Monday, January 22, 2018

Valley Almond Growers Are Busy as Bees This Winter

Things are buzzing in almond orchards. And that’s before bees start flying, doing their pollinating thing in the trees.

Yes, before pollination starts there remains lots of winter work for growers and their field hands. They certainly have the work cut out for them.
Almond growers produced a record yield in 2017.

Why you might ask?

Well, growers will be pressed to surpass last season’s record year. The USDA is predicting a new high yield of 2.25 billion pounds from the 1 million acres of almonds across California. Almonds rank as the No. 3 farm commodity behind grapes and dairy.

To help growers start working toward another record year, field scout Jenna Mayfield offers her to-do list of winter chores:

  • Survey the trees to make sure there are no more than two mummy nuts per tree by February 1. Jenna points out University of California researchers have found ignoring winter mummy nut sanitation leads to higher populations of overwintering navel orangeworm and greater kernel damage at harvest time.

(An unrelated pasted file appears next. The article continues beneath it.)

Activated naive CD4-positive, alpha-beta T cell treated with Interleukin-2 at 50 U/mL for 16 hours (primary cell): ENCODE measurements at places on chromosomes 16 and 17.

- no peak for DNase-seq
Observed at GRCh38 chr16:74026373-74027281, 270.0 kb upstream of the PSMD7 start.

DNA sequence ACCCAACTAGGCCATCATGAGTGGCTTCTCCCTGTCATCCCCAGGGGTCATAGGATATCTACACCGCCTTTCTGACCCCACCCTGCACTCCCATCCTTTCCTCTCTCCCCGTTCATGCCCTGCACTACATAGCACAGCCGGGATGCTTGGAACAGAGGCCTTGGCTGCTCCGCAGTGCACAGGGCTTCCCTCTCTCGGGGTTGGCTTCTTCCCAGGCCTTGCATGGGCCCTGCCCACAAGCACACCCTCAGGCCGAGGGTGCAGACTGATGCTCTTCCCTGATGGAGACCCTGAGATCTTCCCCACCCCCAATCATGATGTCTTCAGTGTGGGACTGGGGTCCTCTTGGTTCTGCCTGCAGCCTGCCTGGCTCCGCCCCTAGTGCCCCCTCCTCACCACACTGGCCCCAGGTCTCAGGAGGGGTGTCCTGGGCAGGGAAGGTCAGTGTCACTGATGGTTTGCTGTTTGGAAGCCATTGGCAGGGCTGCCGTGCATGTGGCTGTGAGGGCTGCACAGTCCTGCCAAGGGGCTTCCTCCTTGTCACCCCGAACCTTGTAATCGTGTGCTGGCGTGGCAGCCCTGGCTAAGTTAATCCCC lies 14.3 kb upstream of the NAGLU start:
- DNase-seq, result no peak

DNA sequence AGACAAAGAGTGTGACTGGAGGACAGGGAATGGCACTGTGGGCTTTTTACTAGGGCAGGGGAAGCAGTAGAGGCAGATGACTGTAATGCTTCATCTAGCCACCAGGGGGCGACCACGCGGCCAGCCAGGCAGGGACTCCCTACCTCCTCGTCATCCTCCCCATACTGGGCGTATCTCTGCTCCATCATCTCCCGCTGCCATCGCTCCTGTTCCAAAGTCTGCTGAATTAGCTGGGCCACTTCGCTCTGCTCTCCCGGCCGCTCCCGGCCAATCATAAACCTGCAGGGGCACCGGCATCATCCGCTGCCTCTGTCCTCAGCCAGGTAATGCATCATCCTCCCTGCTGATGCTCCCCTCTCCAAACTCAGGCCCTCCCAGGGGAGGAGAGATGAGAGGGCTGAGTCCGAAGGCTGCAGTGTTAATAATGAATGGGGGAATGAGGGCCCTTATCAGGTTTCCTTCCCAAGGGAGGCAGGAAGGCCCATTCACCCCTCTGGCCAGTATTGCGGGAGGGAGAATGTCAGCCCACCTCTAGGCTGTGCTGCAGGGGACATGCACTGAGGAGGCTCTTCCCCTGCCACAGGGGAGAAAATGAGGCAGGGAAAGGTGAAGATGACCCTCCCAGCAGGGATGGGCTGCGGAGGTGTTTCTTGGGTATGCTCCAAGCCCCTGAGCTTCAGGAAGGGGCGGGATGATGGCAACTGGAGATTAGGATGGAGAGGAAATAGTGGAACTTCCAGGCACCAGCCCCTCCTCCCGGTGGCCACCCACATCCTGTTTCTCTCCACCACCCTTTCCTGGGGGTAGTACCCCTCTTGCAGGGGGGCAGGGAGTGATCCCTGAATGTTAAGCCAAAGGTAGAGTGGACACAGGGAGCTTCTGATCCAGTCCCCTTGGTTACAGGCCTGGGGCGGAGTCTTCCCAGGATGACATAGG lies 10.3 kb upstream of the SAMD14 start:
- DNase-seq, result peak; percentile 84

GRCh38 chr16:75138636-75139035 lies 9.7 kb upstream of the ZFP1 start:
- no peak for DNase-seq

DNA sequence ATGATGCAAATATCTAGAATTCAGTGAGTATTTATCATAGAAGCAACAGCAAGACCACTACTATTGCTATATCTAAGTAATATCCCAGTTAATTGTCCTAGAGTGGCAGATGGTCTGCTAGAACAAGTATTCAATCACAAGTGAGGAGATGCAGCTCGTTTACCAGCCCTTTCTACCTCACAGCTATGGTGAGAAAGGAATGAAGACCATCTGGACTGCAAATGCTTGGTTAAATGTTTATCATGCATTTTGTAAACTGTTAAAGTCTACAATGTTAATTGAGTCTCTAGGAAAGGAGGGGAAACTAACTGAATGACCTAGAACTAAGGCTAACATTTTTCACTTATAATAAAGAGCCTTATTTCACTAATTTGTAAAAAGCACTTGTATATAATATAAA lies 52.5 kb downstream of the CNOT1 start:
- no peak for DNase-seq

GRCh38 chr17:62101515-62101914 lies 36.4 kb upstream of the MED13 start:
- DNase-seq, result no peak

•   Inspect drip irrigation lines and sprinkler heads and make the necessary repairs. Growers don’t want to wait until they start irrigating next season and discover their drip lines are damaged.
  • Fix the potholes on access roads. Growers can scrap the dirt and level to smooth the roadway.
  • Remove loose or broken bark caused by shakers. These nooks could become winter havens for pests.
  • Survey the orchard floor for weeds and identify those that were not controlled by a fall pre-emergent treatment. Record the findings. UC Integrated Pest Management says growers should consider applying a post-emergent treatment in January.

 Here are other chores identified by the University of California Integrated Pest Management program:
Signs of rust on almond leaves. (UC IPM photo)
  • Take one more dormant spur sample this month for scale and mite eggs and compare results from earlier samples. Treat if necessary.
  •  Check trees for hiding places for peach twig borer. If treatment is needed, use a more environmentally friendly material or put off treatment until bloom.
  • Monitor for rust in orchards with almond varieties that keep their leaves during the winter. Treatment would come in the spring.
  •   Watch for gophers and mound-building activity.
  Growers can go to the UC IPM website to learn more about the year-round IPM program for almonds.

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